It started at the dawning of human existence. Mom and Dad met while fishing in a nearby stream. One thing led to another, and their son came to be. They named him Grog. He was a loving child, but shortly after he turned 20 spins around the sun (only later translated as 20-somethings), he changed. Grog’s behavior confused his parents. Dad said, “What is up with you Grog, my son?” Grog’s eyes took on a faraway glaze because the parents had never been young and didn’t understand.
Thus started the Generation Gap raging still today, and so it must be. Because the rest of Grog’s story is how he invented and discovered many things once he was on his own, making Dad and Mom terribly proud. Today, 20-somethings are changing the world, as well, much as Grog changed it long ago.
Gildshire found some 20-somethings who are changing the world as we speak. They’re ahead of the game, innovating and creating like their hair is on fire. Our list of 20-somethings to keep an eye on is young people changing retail for the better.
Mr. and Mrs. Stevens
Kory and Mallory Stevens co-founded Taft, the upper-scale footwear company that is making shoe news. The husband/wife team (aged 26 and 29 respectively) launched Taft four years ago, selling hosiery online. They switched to shoes in 2015, saying “there’s a gap.” Their loafers, oxfords, and boots are a runaway hit! So far this year, Taft has attracted Venture Capital totaling $5 million, and basketball player Dwayne Wade as an investor.
Mr. Mazur and Mr. Huang
Where the Stevens’ found a gap in the footwear market, Steven Mazur and Eric Huang found one in men’s apparel. They worked with Venture for America for a time, and realized how scarce the clothing options for men under about 5’9.” Three years ago, they founded Ash & Erie, now a booming men’s retailer, specializing in garments for men 5’8” and below. They appeared on television’s Shark Tank last year, and Mark Cuban (no giant himself) kicked in $150,000. Huang and Mazur are 27 and 26 years old respectively and expect their year-end revenue stream will reveal over a million dollars.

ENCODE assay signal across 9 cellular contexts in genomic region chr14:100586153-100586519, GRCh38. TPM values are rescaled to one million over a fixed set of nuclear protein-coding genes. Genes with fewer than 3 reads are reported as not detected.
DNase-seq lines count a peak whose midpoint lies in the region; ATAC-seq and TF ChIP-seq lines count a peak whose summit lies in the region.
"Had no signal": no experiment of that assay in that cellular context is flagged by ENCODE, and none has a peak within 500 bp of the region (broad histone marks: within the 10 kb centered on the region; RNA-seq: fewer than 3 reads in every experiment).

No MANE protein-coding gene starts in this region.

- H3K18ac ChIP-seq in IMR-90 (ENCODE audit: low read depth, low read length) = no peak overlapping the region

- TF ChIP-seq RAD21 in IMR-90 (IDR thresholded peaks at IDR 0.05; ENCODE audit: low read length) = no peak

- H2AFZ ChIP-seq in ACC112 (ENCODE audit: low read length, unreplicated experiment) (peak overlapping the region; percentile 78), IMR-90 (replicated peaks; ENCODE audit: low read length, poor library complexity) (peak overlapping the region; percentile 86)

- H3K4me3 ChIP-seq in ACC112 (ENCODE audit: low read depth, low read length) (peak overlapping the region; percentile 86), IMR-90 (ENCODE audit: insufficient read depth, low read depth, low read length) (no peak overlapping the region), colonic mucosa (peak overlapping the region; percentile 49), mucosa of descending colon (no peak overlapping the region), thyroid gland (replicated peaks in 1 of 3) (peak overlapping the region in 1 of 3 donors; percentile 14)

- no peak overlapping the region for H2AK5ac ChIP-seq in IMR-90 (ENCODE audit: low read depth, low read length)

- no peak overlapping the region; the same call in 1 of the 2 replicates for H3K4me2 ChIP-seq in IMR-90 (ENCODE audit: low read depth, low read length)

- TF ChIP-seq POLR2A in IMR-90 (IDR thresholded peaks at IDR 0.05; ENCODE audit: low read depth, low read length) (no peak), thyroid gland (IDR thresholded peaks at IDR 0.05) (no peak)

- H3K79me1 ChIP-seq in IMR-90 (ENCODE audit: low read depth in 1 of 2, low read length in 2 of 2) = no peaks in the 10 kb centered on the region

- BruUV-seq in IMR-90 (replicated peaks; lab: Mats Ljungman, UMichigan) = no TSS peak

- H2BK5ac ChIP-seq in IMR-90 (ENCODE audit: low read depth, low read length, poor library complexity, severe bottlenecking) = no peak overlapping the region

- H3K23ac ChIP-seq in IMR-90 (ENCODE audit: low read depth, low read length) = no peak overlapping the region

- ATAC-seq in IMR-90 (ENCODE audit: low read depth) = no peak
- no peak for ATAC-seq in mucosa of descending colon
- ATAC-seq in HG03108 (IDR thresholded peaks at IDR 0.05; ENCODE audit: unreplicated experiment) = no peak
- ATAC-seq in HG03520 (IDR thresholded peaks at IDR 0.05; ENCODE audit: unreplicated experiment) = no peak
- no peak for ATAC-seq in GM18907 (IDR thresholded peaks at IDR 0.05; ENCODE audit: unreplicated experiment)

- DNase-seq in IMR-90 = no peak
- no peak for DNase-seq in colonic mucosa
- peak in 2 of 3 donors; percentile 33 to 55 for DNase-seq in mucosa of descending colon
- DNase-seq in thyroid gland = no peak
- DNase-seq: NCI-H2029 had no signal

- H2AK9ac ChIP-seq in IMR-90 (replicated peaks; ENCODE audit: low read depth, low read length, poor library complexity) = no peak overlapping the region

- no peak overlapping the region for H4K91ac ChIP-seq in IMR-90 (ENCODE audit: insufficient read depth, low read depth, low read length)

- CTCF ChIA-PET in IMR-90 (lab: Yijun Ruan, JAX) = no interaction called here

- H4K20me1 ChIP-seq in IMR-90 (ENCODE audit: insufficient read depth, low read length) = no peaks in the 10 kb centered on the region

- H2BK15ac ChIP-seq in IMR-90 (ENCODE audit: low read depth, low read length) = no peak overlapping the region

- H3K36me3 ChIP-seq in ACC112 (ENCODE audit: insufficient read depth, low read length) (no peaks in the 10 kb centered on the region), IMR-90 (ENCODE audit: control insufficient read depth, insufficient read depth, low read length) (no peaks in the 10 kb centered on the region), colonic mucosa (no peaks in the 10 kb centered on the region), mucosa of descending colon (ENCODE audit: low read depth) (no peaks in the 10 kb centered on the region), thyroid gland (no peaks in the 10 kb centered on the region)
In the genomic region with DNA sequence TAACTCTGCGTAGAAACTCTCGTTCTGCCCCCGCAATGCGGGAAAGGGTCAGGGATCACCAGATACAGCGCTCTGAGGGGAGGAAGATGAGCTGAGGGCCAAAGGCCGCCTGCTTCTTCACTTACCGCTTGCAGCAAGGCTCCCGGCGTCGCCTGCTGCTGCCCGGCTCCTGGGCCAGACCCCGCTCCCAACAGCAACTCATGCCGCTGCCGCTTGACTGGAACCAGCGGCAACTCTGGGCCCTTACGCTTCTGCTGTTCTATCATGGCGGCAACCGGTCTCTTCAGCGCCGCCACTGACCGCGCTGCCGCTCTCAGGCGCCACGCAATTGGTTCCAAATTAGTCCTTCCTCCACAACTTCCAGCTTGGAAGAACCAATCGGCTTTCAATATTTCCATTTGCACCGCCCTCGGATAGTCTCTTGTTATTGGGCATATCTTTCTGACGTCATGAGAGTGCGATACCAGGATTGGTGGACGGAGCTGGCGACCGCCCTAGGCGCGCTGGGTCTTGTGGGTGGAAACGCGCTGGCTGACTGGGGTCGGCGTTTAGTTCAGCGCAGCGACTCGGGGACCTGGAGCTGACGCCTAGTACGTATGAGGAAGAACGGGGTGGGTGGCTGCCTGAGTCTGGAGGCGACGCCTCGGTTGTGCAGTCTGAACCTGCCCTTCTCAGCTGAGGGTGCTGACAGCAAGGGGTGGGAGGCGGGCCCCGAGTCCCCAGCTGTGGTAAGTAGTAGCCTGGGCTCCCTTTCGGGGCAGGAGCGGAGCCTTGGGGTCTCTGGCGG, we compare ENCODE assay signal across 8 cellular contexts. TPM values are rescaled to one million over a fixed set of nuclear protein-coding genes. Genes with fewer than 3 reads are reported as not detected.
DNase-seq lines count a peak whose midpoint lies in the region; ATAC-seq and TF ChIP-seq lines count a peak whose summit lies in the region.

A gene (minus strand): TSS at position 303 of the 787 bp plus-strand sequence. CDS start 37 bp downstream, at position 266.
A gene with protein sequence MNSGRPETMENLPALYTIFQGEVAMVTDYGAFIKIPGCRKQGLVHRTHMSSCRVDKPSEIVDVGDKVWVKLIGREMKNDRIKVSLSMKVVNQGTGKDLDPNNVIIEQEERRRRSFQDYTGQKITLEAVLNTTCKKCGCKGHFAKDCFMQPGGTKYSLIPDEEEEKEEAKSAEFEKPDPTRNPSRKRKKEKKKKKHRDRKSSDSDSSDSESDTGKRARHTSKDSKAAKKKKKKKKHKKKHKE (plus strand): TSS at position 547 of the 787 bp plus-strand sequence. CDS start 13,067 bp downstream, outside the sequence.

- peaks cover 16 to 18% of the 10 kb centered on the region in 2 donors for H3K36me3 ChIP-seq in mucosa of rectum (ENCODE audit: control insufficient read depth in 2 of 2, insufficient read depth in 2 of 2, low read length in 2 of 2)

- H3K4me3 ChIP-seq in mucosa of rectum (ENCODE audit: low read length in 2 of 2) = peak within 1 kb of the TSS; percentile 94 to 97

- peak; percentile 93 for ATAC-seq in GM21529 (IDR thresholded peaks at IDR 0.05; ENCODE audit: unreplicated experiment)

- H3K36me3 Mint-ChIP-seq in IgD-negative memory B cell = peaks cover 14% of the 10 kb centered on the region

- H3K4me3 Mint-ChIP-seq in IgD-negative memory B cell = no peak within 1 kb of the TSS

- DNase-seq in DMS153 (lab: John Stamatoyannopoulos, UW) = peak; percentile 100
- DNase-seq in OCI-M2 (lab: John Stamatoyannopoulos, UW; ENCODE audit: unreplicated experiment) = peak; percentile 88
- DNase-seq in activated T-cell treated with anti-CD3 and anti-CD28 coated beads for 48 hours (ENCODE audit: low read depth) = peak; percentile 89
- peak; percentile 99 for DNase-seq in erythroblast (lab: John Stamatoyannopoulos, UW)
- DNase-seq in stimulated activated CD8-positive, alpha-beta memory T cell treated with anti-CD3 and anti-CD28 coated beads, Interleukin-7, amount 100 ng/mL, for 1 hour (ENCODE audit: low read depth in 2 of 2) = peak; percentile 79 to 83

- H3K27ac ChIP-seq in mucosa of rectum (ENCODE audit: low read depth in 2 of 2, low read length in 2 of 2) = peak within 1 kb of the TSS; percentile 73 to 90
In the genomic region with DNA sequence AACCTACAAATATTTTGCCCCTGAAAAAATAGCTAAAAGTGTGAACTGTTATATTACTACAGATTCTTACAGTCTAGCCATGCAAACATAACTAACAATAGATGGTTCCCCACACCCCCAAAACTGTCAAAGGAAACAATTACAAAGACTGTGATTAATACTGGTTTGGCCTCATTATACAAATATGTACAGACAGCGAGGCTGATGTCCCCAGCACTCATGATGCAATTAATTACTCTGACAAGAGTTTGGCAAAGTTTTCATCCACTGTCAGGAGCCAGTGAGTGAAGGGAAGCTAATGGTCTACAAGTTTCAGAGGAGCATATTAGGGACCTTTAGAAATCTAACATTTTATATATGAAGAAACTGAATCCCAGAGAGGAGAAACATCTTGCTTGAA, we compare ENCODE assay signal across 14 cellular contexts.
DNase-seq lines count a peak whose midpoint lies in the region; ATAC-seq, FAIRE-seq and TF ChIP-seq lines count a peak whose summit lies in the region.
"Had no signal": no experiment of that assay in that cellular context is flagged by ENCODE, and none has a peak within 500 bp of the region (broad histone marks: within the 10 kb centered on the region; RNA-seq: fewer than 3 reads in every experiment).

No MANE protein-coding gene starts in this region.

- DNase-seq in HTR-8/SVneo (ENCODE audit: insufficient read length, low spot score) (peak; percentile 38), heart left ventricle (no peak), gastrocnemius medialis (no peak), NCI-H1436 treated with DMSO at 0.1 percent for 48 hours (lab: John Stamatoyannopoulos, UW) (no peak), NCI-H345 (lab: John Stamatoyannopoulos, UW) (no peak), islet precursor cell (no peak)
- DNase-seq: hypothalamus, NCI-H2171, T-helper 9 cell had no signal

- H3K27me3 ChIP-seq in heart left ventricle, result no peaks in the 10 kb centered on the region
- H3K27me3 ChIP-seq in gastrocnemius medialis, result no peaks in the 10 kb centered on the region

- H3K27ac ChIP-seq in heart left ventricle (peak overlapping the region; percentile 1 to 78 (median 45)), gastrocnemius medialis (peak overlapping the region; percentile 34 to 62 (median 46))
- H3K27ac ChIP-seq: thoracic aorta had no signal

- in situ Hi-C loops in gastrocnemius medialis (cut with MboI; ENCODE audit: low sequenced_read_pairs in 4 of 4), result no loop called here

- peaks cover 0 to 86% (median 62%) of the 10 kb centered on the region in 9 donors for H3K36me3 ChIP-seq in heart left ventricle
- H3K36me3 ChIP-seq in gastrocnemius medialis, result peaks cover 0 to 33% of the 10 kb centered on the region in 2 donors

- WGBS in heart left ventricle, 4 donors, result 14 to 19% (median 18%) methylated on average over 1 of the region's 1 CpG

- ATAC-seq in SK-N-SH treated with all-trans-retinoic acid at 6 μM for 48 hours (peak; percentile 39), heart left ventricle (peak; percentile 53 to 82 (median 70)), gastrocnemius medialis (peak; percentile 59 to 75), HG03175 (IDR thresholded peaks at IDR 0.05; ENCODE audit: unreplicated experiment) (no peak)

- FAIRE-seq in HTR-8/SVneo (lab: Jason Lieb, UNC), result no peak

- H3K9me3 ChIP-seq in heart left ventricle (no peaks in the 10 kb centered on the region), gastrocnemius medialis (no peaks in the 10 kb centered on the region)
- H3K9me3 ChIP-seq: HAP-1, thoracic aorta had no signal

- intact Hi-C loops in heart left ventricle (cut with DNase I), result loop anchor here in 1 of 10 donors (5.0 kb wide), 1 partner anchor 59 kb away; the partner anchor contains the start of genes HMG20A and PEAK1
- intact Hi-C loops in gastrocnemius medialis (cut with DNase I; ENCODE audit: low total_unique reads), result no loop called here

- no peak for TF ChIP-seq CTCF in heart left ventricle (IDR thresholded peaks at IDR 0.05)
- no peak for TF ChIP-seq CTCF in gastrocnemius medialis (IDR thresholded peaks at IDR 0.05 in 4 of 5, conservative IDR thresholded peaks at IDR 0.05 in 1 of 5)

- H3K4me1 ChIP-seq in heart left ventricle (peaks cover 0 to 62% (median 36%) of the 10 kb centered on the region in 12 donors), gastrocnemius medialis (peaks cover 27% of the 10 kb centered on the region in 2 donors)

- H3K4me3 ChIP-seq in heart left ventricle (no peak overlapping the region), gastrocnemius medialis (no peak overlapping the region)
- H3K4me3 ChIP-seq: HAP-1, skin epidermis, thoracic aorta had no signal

Jenna Kerner is 29 years old and was angry about what she was seeing in lingerie and underwear ads. She was dismayed by what she called ” the hypersexualization of women’s undergarments and sleepwear.” Ms. Kerner wanted there to be options somewhere between flannel and entry-level escort in intimate-wear. With the help of her friend, Jane Fisher, Ms. Kerner started Harper Wilde. Kerner says it’s “a bra that takes the B.S. out of bras.” H/W bras are practical designs, sold with a try-on at home guarantee. In the last two years, Jenna Kerner’s company raised $3.61 million from M Ventures and Charles River.
(Jane Fisher is actually 30 years old, but you know what they say. Thirty is the new twenty-seven.)
Paul Michaux Found shampoo lacking. So Michaux and a couple of co-founders opened “Prose.” It’s a haircare company that uses Artificial Intelligence-driven diagnostics to create shampoos and conditioners that use ingredients that each customer’s follicles need most. It’s high-tech hair care! Since the beginning of 2017, Prose raised over $7 million in investment capital from both domestic and foreign investors.
This is a short list highlighting just a few of the many 20-somethings shaking up retail with their innovative ideas. Since the beginning of time, older generations have shaken their heads over the younger among us. But, the future is going to be okay, as long as people like these on our list are shaking things up. Somewhere, Grog is nodding his head, because he knew it all along. Deep down, his folks knew it too.